Many schools believe in maintaining music education. However, music programs aren’t always maintained as well as other parts of the core curriculum. To help maintain a quality music education, the Missouri Music Education Association was created in 1938 with the goal of “providing a comprehensive, well-balanced, sequential, and quality education to every child in America”, according to their main website. The MMEA is run by a President-Elect, a President, and a Past-President. Just two years ago, Parkway North choir teacher Brian Reeves was elected President-Elect. Now, two years into his six-year term, he has been elected President of the MMEA.
“The job of the president of the MMEA is to uphold our bylaws and constitution, to promote and advance music education in Missouri,” said Reeves. “Our mission is ‘Music for All’, so the goal is for all students in Missouri to be afforded the opportunity for a top quality music education taught by a fully certified instructor.”
Reeves was nominated two years ago in order to run for elections. This nomination came from recommendations from schools and staff that felt he had what it takes to support music education.
“It’s Mr. Reeves’ ability to take the raw talent of kids and help them learn how to better understand their talents and abilities,” said freshmen class principal Greg Wagener. “Mr. Reeves does a really good job of keeping our students engaged and keeping music relevant, and helping kids understand the importance of music in their lives.”
Reeves is also well-liked among his students, not just the staff, for his skill as a teacher.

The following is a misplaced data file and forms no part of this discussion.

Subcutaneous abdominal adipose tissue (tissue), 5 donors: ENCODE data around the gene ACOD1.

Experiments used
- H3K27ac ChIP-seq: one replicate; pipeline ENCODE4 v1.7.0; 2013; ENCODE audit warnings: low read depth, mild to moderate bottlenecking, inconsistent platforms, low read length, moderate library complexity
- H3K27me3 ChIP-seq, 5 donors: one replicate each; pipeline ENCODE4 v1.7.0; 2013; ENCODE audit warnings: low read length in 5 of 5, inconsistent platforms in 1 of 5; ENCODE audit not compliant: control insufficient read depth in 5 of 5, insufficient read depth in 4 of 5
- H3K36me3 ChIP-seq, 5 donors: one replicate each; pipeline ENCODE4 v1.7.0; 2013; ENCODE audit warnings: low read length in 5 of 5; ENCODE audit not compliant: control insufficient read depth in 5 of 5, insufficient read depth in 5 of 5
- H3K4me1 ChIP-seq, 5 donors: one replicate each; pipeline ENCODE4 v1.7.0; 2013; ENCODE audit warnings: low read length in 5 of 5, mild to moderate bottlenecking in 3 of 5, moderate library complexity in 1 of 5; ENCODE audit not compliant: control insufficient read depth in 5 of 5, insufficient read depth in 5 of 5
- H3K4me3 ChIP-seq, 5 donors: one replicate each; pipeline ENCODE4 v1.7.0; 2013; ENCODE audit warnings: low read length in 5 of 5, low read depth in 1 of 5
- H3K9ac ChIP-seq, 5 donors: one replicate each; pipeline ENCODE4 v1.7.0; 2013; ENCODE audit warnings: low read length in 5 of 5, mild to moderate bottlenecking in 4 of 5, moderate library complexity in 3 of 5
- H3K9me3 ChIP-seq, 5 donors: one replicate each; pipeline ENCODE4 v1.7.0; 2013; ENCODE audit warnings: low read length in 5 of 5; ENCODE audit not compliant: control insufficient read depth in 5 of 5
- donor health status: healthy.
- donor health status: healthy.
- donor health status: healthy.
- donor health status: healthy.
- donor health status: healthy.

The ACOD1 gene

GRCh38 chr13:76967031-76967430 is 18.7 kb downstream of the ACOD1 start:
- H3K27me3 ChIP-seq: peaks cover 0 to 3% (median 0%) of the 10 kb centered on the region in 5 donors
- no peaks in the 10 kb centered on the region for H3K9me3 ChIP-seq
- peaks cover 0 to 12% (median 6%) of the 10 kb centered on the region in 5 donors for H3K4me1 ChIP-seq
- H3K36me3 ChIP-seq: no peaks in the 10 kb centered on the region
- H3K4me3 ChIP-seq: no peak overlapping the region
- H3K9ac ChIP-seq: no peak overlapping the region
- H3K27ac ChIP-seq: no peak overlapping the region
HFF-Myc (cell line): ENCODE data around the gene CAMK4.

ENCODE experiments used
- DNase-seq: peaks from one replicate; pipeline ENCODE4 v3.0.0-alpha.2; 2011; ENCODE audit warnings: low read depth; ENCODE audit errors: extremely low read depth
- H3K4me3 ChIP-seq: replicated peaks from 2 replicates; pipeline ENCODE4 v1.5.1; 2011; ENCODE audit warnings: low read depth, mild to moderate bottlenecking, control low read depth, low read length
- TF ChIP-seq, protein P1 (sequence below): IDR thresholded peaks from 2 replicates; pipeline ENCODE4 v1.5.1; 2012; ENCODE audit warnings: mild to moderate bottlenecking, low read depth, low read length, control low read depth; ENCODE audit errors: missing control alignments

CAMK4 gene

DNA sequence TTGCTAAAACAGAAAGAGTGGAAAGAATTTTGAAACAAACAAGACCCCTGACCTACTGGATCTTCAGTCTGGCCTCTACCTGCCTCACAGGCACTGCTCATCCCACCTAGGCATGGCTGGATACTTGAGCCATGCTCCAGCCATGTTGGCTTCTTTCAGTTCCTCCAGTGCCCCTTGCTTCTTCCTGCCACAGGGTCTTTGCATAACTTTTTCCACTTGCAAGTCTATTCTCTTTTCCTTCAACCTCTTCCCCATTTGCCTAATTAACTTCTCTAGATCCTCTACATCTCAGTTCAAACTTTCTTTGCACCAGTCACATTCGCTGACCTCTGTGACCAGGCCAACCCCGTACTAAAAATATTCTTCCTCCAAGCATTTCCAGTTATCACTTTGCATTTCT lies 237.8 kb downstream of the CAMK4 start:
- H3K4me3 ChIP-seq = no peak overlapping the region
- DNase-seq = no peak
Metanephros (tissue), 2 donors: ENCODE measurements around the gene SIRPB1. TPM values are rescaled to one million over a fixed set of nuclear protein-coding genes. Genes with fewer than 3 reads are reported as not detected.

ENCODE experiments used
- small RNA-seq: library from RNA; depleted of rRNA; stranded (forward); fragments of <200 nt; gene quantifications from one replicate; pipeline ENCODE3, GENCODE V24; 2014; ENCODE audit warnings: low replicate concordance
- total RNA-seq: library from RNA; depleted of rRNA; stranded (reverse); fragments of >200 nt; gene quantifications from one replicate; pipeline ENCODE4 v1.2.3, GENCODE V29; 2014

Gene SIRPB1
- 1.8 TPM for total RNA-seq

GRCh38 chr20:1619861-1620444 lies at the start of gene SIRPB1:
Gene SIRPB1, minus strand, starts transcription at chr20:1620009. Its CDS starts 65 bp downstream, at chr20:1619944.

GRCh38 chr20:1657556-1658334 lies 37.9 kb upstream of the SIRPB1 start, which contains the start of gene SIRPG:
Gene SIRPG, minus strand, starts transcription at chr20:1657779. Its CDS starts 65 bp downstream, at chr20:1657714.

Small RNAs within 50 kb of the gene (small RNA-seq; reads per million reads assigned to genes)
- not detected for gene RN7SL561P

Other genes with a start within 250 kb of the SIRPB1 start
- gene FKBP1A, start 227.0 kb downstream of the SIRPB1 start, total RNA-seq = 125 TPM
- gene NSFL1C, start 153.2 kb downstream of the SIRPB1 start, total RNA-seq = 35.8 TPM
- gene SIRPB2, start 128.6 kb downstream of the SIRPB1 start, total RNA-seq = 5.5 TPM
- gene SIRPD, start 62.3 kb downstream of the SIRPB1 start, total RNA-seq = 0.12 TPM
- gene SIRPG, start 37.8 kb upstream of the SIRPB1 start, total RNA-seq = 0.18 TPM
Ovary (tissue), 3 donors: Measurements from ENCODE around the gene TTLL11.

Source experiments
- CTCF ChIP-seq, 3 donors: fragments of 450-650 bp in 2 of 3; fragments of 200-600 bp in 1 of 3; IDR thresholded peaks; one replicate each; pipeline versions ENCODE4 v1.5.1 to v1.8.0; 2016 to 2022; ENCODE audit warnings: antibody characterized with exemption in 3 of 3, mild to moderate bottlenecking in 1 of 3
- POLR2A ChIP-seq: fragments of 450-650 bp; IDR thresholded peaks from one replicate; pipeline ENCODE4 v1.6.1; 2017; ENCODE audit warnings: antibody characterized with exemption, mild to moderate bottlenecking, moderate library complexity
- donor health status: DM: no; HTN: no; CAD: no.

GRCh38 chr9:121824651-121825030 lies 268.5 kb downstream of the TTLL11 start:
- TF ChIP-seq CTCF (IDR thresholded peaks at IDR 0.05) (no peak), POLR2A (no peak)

“He doesn’t teach it as a plan where every second you have a step to follow,” said sophomore choir student Bella Berger. “The class flows, and we go through multiple songs and we memorize them quickly because he teaches them so well that we easily get them the first time.”
Reeves has had past experience being in charge of musical associations.
“I served a six-year term already for the Missouri Choral Directors Association as President-Elect, President, and Past-President, and during that time of service, it made me more acutely aware,” said Reeves. “As I travel around and visit more teachers and buildings, see more of what happens in professional development, and as I advocate more, I hope I have become a better teacher because of what I’ve seen and learned.”
The music program is also important to parents, who see the value in exposing students to various musical opportunities.
“I think that giving kids an education in all of the aspects is important,” said Berger’s mother, Cheryl Swift, who writes a music blog called “Duchess of Rock and Roll.” “For me, music and the arts give kids a positive outlook for their passions, their singing, their artistry, their instruments.”
Tanner Boyd, Writing Wizard